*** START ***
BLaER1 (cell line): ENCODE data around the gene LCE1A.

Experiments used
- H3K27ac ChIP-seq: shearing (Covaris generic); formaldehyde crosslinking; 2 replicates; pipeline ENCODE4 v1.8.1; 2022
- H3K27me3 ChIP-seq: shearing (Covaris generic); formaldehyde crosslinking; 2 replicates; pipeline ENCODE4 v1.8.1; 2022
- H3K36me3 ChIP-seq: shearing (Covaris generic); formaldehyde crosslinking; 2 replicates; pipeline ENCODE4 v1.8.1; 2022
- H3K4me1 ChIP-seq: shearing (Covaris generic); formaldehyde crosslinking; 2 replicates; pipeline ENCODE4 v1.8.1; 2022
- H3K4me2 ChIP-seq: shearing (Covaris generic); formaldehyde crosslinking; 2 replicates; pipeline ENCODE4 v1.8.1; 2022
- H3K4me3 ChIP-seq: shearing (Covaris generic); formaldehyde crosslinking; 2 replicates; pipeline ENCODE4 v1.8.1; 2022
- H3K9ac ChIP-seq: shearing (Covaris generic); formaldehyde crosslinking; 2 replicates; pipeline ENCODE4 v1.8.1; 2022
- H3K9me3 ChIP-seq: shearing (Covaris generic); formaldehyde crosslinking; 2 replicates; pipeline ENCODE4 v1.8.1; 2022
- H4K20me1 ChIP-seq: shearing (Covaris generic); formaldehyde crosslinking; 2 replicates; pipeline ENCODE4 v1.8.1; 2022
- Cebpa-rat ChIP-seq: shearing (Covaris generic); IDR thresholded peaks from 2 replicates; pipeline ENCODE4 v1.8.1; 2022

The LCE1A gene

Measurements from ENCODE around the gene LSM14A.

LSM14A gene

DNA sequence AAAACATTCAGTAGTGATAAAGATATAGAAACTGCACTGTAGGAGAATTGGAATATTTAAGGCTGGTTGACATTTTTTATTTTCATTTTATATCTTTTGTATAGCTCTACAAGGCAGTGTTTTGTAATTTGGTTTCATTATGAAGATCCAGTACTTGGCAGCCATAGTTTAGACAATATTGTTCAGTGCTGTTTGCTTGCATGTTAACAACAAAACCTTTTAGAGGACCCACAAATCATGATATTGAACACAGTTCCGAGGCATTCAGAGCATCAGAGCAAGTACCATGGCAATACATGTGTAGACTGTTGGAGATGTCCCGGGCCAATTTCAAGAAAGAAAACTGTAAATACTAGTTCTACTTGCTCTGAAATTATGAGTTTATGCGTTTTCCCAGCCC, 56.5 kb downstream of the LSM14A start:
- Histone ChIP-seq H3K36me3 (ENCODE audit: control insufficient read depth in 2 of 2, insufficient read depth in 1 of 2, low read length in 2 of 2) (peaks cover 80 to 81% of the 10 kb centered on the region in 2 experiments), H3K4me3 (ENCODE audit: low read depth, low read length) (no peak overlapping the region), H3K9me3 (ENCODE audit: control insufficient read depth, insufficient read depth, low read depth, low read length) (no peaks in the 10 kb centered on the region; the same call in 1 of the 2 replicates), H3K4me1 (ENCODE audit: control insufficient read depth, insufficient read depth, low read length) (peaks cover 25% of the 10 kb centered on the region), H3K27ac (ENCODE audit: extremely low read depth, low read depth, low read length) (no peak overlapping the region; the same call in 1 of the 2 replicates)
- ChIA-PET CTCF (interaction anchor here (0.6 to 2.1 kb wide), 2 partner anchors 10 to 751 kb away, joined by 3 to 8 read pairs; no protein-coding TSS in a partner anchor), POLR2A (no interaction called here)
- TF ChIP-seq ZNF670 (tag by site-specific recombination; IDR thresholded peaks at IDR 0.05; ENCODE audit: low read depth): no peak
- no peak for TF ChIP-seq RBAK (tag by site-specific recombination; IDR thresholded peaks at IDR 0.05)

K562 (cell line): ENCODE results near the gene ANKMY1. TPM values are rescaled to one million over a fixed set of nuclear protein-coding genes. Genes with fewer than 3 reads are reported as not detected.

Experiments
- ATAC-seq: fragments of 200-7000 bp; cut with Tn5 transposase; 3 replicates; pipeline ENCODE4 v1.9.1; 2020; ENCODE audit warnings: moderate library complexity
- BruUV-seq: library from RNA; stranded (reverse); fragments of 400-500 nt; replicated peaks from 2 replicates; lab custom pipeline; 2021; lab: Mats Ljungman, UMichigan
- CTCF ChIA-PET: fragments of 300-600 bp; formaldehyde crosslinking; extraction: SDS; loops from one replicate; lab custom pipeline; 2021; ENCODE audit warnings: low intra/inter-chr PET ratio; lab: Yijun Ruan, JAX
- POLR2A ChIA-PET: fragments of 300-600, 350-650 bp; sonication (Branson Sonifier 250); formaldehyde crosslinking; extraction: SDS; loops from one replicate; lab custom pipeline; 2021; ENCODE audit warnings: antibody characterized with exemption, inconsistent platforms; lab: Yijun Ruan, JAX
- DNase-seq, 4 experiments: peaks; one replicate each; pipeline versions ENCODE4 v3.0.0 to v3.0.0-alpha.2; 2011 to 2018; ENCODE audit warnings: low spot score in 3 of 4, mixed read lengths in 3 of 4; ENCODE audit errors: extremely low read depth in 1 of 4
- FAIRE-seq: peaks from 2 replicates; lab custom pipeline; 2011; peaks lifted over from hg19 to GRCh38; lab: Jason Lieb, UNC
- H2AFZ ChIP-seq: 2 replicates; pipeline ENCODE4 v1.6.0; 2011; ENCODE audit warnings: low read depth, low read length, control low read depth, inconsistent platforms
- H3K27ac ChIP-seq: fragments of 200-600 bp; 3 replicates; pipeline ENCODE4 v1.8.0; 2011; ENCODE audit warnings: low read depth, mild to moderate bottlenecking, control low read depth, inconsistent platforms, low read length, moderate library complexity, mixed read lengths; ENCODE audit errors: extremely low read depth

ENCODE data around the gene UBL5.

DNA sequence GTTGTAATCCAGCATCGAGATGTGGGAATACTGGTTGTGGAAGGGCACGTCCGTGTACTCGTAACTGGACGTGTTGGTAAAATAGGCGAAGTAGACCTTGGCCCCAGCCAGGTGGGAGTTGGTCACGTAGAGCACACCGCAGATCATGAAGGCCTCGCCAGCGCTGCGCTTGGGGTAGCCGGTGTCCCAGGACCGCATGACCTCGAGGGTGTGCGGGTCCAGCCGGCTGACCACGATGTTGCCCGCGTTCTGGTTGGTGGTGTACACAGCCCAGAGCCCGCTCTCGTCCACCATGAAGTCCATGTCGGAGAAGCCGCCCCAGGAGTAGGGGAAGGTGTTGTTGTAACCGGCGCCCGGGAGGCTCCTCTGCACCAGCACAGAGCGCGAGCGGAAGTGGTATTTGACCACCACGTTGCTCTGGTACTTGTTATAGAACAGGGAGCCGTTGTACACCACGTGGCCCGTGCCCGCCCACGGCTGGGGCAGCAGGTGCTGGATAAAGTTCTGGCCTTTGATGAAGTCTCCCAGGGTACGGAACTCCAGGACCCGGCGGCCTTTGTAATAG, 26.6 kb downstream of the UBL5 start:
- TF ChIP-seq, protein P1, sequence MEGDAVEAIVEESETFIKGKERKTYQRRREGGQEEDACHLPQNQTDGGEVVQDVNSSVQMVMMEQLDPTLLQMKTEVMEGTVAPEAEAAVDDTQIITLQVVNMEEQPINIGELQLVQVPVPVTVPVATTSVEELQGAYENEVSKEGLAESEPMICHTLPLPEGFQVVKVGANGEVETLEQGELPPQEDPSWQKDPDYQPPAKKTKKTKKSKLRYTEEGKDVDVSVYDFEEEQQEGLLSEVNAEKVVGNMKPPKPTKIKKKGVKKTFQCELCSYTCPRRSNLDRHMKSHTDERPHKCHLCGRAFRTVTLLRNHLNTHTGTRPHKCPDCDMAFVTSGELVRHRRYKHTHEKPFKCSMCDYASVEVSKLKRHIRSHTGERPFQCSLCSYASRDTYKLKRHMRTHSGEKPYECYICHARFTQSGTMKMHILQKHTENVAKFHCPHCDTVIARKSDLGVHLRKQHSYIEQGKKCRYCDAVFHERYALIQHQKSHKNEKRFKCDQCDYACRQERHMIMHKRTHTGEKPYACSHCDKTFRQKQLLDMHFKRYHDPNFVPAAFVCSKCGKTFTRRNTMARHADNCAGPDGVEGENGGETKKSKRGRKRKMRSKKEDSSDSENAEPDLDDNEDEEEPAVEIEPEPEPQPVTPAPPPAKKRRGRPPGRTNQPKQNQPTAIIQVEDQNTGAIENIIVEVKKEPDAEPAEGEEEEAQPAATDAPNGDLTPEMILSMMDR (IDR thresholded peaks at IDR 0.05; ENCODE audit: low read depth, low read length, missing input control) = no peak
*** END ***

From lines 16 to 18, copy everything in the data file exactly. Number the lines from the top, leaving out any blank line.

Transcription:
DNA sequence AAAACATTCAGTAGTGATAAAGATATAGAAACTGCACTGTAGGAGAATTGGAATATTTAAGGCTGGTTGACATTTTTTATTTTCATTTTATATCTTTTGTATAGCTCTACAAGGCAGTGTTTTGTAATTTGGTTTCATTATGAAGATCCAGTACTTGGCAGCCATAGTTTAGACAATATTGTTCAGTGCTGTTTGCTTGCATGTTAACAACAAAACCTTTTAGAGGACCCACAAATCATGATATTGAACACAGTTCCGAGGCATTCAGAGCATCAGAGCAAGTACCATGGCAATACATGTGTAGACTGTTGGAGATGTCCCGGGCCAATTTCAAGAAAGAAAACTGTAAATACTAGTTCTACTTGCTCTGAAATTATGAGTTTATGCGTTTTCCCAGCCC, 56.5 kb downstream of the LSM14A start:
- Histone ChIP-seq H3K36me3 (ENCODE audit: control insufficient read depth in 2 of 2, insufficient read depth in 1 of 2, low read length in 2 of 2) (peaks cover 80 to 81% of the 10 kb centered on the region in 2 experiments), H3K4me3 (ENCODE audit: low read depth, low read length) (no peak overlapping the region), H3K9me3 (ENCODE audit: control insufficient read depth, insufficient read depth, low read depth, low read length) (no peaks in the 10 kb centered on the region; the same call in 1 of the 2 replicates), H3K4me1 (ENCODE audit: control insufficient read depth, insufficient read depth, low read length) (peaks cover 25% of the 10 kb centered on the region), H3K27ac (ENCODE audit: extremely low read depth, low read depth, low read length) (no peak overlapping the region; the same call in 1 of the 2 replicates)
- ChIA-PET CTCF (interaction anchor here (0.6 to 2.1 kb wide), 2 partner anchors 10 to 751 kb away, joined by 3 to 8 read pairs; no protein-coding TSS in a partner anchor), POLR2A (no interaction called here)